By: Mark Allred Follow Me On Twitter @BlackAndGold277
The town of Amesbury is located in the Northeastern part of Massachusetts, bordering New Hampshire and is best known for its rich history in the early industry with many products that helped build our nation to what it is today. During the Industrial Revolution, the town became famous as a leader in the manufacturing of horse-drawn carriages and sleighs. Many companies laid residence along the Powwow River as the downward grade supplied natural power to manufacturers that lined its shores. An increased demand for carriage production came with the popularity of shipping products nationwide via railroad. With increased product demand during this time, employment was plentiful, and people from afar were anxious for a new beginning.
During the mid-1850‘s a massive migration of French-Canadian citizens sought a better life in the United States, and many of those people made their way to Amesbury for jobs and to raise families in the predominately French community. With the movement south, many immigrants brought the winter activity of pond hockey or “shinny” along with them as a source of entertainment during the long New England winters. The game of “Shinny” could be played with as many as 14 players per side on an open pond or lake without the use of nets. The game was played as a “keep-away” type of game and good for all ages, and skill levels.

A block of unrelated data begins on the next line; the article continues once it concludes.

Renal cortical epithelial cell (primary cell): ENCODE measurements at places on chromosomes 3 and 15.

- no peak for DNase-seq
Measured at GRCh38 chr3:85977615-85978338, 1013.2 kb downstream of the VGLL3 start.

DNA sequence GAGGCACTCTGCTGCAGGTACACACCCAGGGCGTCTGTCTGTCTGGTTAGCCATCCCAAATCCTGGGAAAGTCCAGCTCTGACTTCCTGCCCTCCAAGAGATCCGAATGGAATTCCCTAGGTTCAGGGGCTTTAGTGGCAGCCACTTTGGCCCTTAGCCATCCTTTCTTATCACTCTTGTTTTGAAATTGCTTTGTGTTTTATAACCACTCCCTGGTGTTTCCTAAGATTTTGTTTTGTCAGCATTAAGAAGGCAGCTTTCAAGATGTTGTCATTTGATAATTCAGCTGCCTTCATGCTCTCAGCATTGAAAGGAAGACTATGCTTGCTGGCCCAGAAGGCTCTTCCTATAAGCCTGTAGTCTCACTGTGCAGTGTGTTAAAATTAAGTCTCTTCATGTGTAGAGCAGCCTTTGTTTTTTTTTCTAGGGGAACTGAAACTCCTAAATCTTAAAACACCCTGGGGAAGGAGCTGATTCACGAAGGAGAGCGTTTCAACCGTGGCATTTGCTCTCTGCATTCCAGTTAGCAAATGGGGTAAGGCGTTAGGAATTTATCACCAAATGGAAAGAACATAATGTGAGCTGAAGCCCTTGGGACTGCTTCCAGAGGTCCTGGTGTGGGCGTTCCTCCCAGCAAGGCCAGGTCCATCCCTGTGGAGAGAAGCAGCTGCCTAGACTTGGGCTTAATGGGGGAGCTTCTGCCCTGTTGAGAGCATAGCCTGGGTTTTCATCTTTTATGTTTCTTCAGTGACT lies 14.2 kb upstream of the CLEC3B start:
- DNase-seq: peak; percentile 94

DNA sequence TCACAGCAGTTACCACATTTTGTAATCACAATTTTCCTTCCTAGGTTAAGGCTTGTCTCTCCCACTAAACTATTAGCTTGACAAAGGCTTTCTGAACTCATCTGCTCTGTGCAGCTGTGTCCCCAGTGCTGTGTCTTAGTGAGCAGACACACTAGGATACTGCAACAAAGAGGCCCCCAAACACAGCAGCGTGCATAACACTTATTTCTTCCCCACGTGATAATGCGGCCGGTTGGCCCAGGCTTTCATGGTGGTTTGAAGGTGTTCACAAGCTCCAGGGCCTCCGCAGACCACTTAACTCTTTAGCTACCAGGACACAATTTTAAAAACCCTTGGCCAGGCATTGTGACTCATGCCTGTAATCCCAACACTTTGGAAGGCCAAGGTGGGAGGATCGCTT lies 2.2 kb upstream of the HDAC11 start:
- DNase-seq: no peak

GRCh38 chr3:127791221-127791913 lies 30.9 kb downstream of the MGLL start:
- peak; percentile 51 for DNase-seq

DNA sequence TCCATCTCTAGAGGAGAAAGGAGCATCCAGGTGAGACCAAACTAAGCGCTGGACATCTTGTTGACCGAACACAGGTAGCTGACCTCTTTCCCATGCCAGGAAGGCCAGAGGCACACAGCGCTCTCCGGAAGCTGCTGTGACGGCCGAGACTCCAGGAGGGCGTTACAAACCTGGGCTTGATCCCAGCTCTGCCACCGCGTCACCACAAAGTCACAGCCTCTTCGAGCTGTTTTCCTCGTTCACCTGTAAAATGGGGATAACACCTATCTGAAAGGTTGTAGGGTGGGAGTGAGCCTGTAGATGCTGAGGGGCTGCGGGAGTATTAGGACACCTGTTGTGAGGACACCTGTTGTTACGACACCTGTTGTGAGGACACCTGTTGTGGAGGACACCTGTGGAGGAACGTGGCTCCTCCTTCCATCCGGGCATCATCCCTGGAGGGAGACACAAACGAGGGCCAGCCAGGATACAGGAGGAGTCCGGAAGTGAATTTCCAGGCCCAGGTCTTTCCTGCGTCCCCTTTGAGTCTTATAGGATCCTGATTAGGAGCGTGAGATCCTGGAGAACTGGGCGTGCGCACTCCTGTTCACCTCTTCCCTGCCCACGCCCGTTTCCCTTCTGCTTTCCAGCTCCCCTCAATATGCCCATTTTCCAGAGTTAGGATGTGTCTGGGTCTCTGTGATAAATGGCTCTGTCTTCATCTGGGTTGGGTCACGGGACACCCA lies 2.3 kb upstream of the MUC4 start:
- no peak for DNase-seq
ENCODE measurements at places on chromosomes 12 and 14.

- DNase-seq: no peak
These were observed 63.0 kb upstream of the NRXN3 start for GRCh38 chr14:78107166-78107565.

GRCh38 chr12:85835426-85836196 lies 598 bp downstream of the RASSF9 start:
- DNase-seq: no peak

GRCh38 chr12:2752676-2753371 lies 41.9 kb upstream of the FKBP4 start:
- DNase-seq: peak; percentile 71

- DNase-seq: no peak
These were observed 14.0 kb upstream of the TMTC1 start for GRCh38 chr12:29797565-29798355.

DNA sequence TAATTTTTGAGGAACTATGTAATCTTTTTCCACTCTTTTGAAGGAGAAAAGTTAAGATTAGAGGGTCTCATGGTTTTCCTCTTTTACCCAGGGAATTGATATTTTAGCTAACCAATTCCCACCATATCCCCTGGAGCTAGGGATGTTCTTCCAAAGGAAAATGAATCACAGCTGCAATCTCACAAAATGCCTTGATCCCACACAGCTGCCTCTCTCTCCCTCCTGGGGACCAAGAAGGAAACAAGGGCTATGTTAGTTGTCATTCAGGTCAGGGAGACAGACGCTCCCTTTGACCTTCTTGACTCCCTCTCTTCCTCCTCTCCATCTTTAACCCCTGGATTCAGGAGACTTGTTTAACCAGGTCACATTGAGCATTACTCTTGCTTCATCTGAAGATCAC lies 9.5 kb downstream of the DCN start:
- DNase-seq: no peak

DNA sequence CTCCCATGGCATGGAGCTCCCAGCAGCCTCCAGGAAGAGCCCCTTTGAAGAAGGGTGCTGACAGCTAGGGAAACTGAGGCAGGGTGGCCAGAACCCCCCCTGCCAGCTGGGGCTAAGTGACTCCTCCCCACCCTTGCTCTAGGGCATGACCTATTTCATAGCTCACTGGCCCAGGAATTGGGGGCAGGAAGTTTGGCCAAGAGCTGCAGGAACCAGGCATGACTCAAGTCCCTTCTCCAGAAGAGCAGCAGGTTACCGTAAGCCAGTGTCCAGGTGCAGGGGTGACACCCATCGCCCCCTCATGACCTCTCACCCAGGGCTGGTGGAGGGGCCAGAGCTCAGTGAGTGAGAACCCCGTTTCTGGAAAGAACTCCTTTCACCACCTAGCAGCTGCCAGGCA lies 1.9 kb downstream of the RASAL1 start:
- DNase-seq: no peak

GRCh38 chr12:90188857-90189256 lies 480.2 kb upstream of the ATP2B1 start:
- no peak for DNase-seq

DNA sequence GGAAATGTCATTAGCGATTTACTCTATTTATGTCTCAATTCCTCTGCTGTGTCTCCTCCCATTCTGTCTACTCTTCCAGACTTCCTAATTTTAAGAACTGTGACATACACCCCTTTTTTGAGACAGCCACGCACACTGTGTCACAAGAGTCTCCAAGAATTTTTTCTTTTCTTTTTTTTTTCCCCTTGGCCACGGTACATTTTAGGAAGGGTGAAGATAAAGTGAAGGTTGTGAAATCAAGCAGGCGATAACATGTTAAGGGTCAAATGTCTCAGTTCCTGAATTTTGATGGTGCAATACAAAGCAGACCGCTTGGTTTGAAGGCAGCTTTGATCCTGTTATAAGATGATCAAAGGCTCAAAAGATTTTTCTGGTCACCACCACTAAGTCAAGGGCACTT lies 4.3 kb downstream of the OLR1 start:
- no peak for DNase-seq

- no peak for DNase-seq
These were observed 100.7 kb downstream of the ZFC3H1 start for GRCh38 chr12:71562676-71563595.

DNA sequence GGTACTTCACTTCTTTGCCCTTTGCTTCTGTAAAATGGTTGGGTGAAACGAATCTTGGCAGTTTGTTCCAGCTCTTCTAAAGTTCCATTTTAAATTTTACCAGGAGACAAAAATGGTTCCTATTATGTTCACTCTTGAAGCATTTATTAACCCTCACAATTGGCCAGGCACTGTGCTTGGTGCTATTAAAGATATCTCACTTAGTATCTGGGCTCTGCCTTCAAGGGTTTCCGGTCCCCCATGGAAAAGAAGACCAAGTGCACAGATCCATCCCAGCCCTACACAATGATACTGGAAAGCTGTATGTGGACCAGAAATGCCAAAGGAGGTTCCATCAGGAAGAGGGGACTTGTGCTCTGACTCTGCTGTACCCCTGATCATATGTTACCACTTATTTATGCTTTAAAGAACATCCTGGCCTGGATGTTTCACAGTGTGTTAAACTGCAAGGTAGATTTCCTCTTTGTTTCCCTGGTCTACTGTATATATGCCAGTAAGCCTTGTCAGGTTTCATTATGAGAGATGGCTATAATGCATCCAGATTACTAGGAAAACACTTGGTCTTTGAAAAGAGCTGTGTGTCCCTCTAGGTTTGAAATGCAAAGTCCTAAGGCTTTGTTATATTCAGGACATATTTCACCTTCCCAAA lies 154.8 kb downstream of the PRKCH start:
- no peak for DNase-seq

Ice Hockey gained popularity throughout the Northeastern United States as the first organized game in the America was played in Concord, New Hampshire on November 17th, 1883. A huge crowd watched history in the making at the St, Paul Preparatory School on the lower pond of the school’s grounds. St. Paul’s School is also where the first American Ice Hockey star learned how to play the game when the famous Hobey Baker started at the age of fourteen. Baker would spend four (1906-10) seasons at St. Paul’s before leaving for the Ivy League at Princeton University.
Hobey Baker Photo Courtesy of www.blackicepondhockey.com
With many workers in the local mills having accessibility to ice in the winter close to their place of employment a few companies would create individual “shop leagues” as a source of recreation during the early 1900’s. As these “shop leagues” were very popular with local residents, two local businessmen would flirt with the idea of organizing an “elite,” or “town” team that would represent the residents not only locally, but from afar as well.
Biddle & Smart Company near Powwow River(Above)
R.F Briggs Company near Clarks Pond (Above)
Locke & Jewel Company later bought-out by the Pettingell Machine Co. on Patten’s Hollow/Pond. (Above)